OAKLAND, Calif. - It's a project more than 20 years in the making, one finally poised to go before the Oakland City Council for a vote Tuesday night.
The long-awaited transformation of the 187 acres where the Oak Knoll Naval Hospital once stood could soon be approved. The facility closed in 1996, and now, a company called SunCal wants to replace the dilapidated property in the Oakland Hills with more than 900 housing units, retail and community spaces and trails.
But, not everyone is excited about the proposal.
"We are standing here to publicly oppose this project," said Josie Camacho, with the Alameda Labor Council, as she and a handful of other labor leaders stood in front of Oakland City Hall.
They want SunCal, the master developer of the project, to make them a promise first.
"We are here demanding that this project use union workers for all aspects of the project and have local hire and other community benefits associated with it," said Andreas Cluver, with the Alameda Building and Construction Trades Council.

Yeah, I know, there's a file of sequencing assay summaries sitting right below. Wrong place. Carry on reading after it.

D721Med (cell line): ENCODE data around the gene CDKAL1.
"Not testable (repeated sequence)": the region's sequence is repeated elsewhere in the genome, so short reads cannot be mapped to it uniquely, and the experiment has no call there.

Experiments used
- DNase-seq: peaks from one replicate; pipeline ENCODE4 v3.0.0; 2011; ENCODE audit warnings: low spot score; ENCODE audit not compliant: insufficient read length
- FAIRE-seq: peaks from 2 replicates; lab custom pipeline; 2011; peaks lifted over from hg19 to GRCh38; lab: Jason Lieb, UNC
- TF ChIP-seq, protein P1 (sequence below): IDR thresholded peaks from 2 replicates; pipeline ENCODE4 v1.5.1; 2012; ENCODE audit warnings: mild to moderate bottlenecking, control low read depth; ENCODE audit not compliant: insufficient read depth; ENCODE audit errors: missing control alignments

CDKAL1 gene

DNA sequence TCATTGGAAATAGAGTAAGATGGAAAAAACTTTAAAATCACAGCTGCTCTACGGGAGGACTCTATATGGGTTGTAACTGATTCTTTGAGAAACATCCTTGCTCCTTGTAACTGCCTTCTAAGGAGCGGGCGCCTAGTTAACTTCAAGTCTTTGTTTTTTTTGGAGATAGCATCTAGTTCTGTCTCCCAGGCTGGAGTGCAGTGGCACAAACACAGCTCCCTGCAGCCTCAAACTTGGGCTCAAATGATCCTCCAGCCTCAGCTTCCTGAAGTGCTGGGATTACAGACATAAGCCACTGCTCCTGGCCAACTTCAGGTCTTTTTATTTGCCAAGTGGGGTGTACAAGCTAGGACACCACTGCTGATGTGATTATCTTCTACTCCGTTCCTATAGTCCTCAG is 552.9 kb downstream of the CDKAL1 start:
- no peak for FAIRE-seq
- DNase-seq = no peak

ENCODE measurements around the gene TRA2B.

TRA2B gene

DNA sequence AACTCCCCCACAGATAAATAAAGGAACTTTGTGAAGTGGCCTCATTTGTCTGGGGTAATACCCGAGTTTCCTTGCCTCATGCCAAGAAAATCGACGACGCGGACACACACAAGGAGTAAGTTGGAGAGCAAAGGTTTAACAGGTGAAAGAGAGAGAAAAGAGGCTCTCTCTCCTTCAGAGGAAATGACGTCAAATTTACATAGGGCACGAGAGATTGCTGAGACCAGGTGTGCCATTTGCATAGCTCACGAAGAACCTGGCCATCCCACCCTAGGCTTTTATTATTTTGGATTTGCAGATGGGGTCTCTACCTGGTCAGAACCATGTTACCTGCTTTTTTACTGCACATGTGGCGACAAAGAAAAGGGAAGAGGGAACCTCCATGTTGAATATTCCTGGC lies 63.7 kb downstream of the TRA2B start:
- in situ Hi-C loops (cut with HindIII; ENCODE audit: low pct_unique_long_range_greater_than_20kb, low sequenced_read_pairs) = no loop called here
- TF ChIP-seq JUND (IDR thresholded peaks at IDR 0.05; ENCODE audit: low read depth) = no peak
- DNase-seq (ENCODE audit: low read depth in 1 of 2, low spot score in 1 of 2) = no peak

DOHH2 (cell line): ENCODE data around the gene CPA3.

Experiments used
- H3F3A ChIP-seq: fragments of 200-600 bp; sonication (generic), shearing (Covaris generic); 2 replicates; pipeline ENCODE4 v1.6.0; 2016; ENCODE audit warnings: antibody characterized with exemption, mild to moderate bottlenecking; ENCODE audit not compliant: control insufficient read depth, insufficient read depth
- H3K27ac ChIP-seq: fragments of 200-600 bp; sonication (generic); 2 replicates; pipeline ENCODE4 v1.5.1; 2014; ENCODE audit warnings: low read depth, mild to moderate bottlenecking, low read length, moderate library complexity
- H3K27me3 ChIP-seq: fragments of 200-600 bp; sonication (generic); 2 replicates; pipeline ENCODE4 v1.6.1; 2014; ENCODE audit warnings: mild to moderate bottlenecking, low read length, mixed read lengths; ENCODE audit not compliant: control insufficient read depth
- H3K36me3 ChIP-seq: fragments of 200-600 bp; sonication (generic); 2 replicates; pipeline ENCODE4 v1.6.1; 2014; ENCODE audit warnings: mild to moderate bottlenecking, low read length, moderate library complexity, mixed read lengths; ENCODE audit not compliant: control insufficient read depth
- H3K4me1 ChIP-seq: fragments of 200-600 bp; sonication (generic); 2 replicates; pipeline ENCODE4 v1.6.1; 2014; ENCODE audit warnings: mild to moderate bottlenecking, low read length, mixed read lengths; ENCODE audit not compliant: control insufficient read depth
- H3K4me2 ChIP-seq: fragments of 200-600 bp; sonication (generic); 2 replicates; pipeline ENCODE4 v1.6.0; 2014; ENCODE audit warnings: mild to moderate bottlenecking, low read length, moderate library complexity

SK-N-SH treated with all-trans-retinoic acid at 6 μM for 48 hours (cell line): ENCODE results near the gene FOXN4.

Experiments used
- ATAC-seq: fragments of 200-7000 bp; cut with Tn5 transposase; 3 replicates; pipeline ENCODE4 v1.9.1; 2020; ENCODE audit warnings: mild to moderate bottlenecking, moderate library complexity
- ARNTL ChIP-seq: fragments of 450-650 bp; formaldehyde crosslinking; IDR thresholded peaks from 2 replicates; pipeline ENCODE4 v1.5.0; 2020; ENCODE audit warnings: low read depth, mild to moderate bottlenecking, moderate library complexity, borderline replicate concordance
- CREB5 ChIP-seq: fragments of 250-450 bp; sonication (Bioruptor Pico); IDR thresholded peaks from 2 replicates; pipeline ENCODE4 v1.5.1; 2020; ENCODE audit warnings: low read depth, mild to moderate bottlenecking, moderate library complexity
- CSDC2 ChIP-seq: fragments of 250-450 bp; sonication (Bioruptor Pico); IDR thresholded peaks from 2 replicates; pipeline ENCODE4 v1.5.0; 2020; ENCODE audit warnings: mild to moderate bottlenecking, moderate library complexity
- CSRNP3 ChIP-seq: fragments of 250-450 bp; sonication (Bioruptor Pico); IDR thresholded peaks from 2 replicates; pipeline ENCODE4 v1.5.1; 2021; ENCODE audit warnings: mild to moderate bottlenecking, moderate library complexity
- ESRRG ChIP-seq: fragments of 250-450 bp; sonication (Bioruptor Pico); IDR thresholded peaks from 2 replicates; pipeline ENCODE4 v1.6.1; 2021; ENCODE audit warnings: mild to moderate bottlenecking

SunCal, which is not a home builder, says the company has agreed to use only union laborers to complete the grading and preparation of the site for construction.
"I've been working on this project since 1992," said Oakland City Councilman Larry Reid. He says SunCal cannot make promises or agreements that would encumber future builders, companies yet to be identified or selected.
"As the master developer, they cannot obligate those developments," explained Reid. "The unions have known that. We've had a series of meetings with SunCal, and SunCal has made it absolutely clear to them that they can't."
But the trade councils and a group called East Bay Residents for Responsible Development claim SunCal can make such a preemptive agreement. They've collected 1,600 signatures on petitions, trying to block the Oak Knoll Project.